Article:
for a previous production "An incredibly poignant work of Canadian theatre that pulls at our hearts while moving all of us through laughter, sadness and tears...MacKenzie’s set design transports us to a veritable re-creation of said convenience store resplendently worn with all of the unhealthy confectionaries along with the basic groceries of living...Ms. Yoon’s performance moves the audience to tears many times." Full Review
for a previous production “An enjoyably unfussy production…It has the sensibility of a harmless, feel-good sitcom...But the one-liners and, especially, Sun-Hyung Lee’s playing of them are very funny, so it feels a lot like a superior sitcom. And the big emotional scenes are genuinely affecting, taking it beyond the realms of soap and into the realms of rich, muscular drama…Fans of that show will no doubt get a kick out of seeing its two stars repeating their roles so skilfully in the flesh.” Full Review
for a previous production "This production successfully uses humor to portray the Canadian immigrant’s struggle, but lacks balance in its story lines and emotional arcs...While the relationship between Appa and Janet is well developed, the story line of Jung’s estrangement from his family, which certainly pulls at our heartstrings, is unfortunately overshadowed...Despite an imbalance in its story lines and the underdevelopment of some characters, 'Kim’s Convenience' is a moving and laugh-out-loud funny story." Full Review
for a previous production “The play has a darker, more dramatic slant than the sunny TV show but the humor and the strong sense of place are unchanged. It's a very Toronto piece of theatre and well worth seeing…All the actors do a fine job, balancing comedy and pathos…What I really liked about it is how the play is both stylized and very, very real…The feelings and the relationships and the people are messy and familiar…It's a heartfelt message in a fluffy sweet cocoon.” Full Review
for a previous production "The show extracts laughter from the audience: it is funny, there are consistent jokes and physical humor. And yet, there are things about this show that don’t quite work for me...Mr. Kim goes on quite an emotional journey, a journey that I’m not sure is entirely serviced by the superficial comedy style in which the show is presented. Mr. Kim’s emotional reversal seems a bit too easy, and it’s unclear if that is a function of the writing or the direction, or perhaps a bit of both." Full Review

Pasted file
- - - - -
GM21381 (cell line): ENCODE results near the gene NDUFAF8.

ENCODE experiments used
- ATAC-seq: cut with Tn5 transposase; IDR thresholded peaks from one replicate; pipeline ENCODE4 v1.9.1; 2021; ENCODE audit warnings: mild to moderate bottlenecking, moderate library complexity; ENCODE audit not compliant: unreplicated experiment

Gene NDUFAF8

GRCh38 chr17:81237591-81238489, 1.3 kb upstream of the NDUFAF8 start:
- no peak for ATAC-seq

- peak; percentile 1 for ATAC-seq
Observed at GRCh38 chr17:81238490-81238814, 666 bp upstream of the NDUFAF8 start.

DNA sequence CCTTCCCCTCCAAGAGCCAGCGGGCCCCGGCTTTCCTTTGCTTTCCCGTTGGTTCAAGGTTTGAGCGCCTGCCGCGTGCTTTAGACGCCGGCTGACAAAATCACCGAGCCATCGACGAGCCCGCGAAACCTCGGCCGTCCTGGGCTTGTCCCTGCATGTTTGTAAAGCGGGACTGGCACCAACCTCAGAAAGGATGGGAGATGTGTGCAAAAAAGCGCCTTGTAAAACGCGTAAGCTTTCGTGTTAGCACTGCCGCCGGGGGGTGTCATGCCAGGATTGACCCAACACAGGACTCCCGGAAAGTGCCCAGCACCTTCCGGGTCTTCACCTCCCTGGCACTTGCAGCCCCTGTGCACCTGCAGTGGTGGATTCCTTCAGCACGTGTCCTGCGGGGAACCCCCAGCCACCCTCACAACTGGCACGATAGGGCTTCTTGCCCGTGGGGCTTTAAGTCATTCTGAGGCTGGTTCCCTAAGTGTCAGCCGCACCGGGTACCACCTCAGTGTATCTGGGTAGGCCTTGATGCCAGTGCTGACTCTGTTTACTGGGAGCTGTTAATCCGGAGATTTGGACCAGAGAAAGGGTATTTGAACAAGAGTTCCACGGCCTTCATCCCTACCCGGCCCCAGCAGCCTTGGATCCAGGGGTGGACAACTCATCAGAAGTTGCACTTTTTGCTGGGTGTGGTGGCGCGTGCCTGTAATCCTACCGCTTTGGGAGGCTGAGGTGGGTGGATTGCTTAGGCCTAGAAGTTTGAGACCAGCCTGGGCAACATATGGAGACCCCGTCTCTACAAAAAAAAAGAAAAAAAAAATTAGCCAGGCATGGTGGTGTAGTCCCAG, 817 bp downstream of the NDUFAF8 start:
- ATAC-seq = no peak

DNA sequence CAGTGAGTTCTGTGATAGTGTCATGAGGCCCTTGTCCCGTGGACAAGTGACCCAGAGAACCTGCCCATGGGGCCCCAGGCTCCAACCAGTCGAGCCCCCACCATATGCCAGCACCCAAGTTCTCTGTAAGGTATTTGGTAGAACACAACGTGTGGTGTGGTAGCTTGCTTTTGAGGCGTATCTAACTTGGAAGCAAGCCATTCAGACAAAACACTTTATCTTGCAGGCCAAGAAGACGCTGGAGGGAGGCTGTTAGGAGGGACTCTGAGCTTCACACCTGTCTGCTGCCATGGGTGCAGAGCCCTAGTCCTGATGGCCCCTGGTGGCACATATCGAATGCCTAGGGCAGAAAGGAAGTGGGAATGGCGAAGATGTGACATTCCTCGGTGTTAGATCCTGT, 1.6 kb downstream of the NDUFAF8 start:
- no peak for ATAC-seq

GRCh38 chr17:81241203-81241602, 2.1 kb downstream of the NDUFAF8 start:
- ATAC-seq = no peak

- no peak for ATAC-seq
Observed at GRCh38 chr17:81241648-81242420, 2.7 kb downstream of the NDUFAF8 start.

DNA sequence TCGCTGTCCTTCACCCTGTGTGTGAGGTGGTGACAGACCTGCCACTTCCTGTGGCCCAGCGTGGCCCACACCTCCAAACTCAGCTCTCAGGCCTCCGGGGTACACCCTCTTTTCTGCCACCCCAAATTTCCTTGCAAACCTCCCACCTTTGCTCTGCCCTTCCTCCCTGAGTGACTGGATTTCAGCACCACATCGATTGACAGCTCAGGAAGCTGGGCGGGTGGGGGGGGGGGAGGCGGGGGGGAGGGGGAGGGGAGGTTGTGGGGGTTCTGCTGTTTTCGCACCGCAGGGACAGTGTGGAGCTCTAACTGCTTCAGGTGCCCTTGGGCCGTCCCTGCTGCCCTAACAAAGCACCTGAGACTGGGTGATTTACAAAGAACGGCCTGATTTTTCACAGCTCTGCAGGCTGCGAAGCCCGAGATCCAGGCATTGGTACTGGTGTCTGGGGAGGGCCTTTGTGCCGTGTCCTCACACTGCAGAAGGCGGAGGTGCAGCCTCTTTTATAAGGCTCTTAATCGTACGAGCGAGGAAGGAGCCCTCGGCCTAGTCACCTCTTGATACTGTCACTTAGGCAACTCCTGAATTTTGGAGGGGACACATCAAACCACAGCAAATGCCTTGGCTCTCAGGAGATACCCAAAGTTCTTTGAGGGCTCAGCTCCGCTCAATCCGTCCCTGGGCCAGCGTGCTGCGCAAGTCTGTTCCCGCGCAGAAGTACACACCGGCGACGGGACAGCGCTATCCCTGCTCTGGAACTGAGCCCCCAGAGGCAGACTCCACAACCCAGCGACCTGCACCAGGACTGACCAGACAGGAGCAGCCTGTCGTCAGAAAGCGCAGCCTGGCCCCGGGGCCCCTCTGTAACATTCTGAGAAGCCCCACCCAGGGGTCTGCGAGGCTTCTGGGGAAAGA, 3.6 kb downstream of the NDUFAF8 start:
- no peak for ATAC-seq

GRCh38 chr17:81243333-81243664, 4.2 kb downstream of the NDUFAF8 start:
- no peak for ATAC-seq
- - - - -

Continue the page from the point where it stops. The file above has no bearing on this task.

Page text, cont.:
for a previous production "A funny, heartfelt, and timely production...It’s surely impossible not to laugh all the way through, and perhaps shed a tear at the end...Although comedy dominated the tone, this play’s treatment of serious questions always felt true to life...The combination of thoughtful staging, truthful writing, and heartfelt acting make for a winning, not-to-be-missed production. " Full Review
for a previous production "They are a hardworking, pragmatic and generous family. There are also rifts in their strong bonds, and these are shown with humour and insight. Paul Sun-Hyung Lee is equal parts hilarious and touching. Maki Yi gives a gorgeous, subtle performance and quietly commands attention whenever she’s on stage...It is a joy to spend an evening in the world of 'Kim’s Convenience.'" Full Review
See it if This show was wonderful. Apparently it's become a Canadian sitcom, with the same actors. Great writing. Heartwarming story. Funny.
Don't see it if you are offended by stereotypes - stereotyping other people (a very funny bit though not PC). Saw it closing. Love it, so reviewed anyway.
See it if you want to laugh, think and feel; excellently written, acted, directed. Two generations fight out being in a new country - lovingly.